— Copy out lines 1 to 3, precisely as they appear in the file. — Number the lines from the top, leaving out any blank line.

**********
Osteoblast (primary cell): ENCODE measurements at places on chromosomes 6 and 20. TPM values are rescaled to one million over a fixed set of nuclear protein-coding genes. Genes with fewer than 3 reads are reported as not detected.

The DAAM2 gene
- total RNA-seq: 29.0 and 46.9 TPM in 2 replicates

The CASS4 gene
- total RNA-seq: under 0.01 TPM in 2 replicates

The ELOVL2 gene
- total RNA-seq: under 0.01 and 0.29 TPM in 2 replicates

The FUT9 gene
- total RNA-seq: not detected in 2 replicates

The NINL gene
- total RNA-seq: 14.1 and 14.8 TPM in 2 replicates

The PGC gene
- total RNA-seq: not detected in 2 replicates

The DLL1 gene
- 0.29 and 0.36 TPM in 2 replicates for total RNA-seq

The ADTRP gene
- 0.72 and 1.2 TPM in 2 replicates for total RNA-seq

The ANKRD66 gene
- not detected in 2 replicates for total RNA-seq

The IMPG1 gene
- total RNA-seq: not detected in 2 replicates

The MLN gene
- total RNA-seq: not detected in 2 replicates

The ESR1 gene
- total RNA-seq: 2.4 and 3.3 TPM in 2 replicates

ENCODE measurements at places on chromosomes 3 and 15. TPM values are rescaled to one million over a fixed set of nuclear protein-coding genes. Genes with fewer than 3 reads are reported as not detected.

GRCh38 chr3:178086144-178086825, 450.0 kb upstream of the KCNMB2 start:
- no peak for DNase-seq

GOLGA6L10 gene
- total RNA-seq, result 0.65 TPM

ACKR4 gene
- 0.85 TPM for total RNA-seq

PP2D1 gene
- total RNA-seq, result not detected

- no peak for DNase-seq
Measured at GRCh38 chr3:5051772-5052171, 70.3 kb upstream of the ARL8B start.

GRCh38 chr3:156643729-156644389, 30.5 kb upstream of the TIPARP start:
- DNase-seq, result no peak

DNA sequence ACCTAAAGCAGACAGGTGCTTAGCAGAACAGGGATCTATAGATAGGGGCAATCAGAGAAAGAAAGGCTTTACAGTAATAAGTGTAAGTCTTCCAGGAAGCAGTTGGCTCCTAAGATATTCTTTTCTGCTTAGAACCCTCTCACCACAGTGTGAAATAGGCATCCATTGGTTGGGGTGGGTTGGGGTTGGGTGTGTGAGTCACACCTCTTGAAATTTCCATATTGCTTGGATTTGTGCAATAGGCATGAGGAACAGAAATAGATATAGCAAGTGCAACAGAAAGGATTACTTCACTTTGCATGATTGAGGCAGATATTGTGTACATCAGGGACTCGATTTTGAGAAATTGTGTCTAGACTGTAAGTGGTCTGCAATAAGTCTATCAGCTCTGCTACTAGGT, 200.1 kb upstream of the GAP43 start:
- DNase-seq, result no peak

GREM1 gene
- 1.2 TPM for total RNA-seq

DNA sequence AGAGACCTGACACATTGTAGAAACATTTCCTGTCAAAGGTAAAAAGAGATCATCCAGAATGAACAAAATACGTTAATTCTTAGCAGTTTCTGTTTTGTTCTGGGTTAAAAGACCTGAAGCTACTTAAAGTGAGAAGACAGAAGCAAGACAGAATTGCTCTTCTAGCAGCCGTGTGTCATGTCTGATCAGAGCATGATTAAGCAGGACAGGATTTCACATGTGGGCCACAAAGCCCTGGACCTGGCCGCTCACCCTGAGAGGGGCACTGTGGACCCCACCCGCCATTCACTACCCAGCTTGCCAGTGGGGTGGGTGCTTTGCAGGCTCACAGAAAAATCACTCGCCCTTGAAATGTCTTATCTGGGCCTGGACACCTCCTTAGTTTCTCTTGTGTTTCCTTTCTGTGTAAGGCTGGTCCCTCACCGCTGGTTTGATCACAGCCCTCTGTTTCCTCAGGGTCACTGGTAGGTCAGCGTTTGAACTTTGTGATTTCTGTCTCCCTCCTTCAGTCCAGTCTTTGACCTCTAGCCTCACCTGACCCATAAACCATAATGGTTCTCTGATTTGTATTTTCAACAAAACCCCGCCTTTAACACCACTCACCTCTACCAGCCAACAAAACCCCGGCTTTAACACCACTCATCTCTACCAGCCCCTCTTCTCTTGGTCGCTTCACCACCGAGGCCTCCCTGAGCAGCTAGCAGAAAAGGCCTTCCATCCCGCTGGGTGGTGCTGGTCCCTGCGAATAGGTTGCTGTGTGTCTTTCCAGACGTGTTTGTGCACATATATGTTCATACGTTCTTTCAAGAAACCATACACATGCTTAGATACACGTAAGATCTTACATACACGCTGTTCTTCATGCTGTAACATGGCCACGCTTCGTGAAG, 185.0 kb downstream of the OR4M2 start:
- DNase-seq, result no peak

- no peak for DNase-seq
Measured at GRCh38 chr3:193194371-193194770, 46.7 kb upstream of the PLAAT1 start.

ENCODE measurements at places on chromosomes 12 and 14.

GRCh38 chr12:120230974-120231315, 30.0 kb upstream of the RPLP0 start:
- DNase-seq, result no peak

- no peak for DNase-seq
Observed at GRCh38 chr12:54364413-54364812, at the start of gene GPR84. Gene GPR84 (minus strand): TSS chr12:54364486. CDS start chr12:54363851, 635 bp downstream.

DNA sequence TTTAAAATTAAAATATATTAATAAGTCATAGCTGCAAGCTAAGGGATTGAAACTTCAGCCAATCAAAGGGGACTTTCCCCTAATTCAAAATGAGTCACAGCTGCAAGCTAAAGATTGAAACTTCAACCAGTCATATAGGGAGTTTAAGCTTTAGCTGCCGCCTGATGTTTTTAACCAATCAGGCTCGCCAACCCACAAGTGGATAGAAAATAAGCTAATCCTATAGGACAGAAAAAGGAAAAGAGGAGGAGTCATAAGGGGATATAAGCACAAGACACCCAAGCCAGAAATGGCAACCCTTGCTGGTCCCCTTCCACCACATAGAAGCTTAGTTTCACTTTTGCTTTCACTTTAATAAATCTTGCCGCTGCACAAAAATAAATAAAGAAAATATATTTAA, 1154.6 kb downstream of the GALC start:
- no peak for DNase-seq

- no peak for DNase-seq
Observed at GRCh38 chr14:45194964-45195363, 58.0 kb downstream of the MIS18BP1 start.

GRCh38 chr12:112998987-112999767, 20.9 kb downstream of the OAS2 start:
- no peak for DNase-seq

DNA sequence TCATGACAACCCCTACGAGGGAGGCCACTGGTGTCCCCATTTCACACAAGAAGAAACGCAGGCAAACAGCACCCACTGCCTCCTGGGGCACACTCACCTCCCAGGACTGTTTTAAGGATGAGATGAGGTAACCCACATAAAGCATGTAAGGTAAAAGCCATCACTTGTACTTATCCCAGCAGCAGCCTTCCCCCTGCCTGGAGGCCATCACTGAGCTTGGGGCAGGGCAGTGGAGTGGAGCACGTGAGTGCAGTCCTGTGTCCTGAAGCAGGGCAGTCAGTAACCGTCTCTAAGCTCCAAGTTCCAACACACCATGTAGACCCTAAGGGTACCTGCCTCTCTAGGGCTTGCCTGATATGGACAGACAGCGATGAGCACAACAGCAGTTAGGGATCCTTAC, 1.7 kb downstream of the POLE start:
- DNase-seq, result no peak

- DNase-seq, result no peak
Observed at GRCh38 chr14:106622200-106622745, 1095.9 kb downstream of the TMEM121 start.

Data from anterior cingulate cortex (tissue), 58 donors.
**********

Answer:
Osteoblast (primary cell): ENCODE measurements at places on chromosomes 6 and 20. TPM values are rescaled to one million over a fixed set of nuclear protein-coding genes. Genes with fewer than 3 reads are reported as not detected.

The DAAM2 gene
- total RNA-seq: 29.0 and 46.9 TPM in 2 replicates